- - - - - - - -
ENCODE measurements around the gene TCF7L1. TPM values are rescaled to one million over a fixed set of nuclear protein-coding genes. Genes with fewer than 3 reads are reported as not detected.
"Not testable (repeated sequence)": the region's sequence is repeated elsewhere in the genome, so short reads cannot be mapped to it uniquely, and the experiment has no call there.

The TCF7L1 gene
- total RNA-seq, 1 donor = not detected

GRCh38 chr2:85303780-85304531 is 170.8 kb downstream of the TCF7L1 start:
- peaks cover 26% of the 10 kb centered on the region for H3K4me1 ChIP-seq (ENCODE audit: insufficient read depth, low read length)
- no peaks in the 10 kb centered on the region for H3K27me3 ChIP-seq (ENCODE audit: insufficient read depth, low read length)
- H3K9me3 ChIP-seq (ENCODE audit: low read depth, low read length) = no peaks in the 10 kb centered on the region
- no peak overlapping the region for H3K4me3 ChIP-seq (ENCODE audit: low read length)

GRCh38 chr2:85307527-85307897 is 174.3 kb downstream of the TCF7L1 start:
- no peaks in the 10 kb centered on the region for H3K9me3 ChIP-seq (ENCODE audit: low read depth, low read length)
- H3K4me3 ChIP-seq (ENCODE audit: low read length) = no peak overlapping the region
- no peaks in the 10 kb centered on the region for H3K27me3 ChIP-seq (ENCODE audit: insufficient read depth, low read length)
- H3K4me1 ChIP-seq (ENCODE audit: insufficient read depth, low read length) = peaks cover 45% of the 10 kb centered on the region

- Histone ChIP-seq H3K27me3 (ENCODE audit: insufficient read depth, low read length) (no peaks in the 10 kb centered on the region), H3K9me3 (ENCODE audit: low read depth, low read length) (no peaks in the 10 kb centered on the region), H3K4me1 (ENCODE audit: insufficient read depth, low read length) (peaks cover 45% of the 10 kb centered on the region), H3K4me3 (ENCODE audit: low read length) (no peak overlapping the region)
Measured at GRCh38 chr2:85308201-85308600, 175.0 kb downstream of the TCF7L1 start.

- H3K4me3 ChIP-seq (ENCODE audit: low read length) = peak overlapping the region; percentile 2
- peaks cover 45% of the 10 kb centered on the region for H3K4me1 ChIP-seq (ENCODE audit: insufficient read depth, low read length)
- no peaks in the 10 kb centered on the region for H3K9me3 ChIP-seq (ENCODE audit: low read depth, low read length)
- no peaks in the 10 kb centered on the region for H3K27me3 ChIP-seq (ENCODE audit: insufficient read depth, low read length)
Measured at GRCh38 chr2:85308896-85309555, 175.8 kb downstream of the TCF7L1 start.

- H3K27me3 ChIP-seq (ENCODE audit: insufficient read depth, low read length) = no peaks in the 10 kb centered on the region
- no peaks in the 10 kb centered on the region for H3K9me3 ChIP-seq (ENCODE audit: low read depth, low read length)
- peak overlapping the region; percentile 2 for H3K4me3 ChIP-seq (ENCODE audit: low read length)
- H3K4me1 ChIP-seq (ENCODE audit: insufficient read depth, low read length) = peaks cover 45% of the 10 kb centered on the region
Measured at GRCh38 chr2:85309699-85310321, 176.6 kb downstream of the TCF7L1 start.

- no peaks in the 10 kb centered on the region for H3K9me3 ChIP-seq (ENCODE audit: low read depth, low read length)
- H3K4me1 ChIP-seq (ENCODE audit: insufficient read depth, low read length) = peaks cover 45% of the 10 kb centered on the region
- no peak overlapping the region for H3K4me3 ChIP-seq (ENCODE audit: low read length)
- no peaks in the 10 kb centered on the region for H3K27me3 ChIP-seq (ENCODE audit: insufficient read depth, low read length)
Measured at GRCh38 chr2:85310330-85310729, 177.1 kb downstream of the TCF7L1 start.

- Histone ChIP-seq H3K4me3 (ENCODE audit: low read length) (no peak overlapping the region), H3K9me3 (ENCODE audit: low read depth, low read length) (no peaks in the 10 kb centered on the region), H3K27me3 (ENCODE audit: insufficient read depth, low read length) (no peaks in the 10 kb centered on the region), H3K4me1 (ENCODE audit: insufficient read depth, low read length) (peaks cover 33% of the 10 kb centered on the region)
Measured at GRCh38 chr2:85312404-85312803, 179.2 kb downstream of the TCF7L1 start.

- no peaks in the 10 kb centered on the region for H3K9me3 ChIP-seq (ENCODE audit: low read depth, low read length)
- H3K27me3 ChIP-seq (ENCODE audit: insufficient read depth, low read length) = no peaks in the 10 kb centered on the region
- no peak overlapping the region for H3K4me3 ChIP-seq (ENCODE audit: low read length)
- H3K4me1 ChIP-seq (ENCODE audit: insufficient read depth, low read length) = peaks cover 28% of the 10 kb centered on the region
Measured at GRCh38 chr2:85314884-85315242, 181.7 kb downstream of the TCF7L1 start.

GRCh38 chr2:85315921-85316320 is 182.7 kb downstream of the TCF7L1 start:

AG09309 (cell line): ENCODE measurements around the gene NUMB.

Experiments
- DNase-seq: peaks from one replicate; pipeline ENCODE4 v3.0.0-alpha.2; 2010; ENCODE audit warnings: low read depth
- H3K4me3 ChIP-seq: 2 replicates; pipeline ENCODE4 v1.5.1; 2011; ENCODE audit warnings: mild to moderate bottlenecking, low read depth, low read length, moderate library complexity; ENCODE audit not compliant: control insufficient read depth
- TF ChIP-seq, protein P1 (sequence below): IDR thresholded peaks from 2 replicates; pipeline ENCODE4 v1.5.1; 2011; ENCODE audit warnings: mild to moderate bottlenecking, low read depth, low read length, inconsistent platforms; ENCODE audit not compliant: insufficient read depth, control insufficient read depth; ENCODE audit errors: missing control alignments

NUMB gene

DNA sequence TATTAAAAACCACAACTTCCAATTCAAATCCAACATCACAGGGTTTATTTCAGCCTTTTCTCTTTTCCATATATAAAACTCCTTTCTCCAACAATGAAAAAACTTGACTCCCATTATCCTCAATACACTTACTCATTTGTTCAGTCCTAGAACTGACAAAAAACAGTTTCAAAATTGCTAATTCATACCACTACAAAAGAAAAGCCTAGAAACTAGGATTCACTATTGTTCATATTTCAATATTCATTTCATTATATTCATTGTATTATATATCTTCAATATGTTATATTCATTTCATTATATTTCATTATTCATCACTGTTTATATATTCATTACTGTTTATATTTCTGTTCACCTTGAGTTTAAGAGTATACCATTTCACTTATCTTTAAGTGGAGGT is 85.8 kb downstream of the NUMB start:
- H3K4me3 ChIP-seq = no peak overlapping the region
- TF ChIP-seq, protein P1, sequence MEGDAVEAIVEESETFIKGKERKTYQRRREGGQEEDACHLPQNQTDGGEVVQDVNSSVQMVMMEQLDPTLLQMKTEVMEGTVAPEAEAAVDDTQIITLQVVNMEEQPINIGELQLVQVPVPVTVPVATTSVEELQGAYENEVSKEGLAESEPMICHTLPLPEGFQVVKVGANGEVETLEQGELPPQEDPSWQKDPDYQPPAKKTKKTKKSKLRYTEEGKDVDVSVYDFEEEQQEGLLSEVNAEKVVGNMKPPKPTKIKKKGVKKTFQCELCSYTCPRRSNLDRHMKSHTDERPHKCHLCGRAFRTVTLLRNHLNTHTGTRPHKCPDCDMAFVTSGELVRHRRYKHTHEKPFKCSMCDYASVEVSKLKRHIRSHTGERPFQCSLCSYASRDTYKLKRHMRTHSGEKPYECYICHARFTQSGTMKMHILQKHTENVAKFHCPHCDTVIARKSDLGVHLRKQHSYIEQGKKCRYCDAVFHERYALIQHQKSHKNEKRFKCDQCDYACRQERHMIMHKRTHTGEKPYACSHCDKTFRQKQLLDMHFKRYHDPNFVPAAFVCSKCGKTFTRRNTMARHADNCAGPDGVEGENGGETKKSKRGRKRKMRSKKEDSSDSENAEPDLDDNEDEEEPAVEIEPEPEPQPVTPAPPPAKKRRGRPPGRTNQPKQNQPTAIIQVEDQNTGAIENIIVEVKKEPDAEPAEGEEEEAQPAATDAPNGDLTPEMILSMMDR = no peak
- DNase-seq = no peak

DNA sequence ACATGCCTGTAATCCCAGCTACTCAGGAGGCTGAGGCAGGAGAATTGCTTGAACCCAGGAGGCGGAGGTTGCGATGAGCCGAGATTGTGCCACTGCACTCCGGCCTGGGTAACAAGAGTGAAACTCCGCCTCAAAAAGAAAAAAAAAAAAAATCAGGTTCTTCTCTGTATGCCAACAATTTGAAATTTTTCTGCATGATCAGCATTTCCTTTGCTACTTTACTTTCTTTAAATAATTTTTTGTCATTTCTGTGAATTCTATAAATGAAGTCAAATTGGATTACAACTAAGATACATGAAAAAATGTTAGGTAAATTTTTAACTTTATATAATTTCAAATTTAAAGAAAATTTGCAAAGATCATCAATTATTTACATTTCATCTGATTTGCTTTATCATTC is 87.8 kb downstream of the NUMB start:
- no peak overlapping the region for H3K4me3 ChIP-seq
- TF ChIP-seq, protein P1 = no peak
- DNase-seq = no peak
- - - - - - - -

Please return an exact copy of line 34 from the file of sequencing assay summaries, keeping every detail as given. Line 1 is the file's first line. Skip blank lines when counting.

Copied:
- no peaks in the 10 kb centered on the region for H3K9me3 ChIP-seq (ENCODE audit: low read depth, low read length)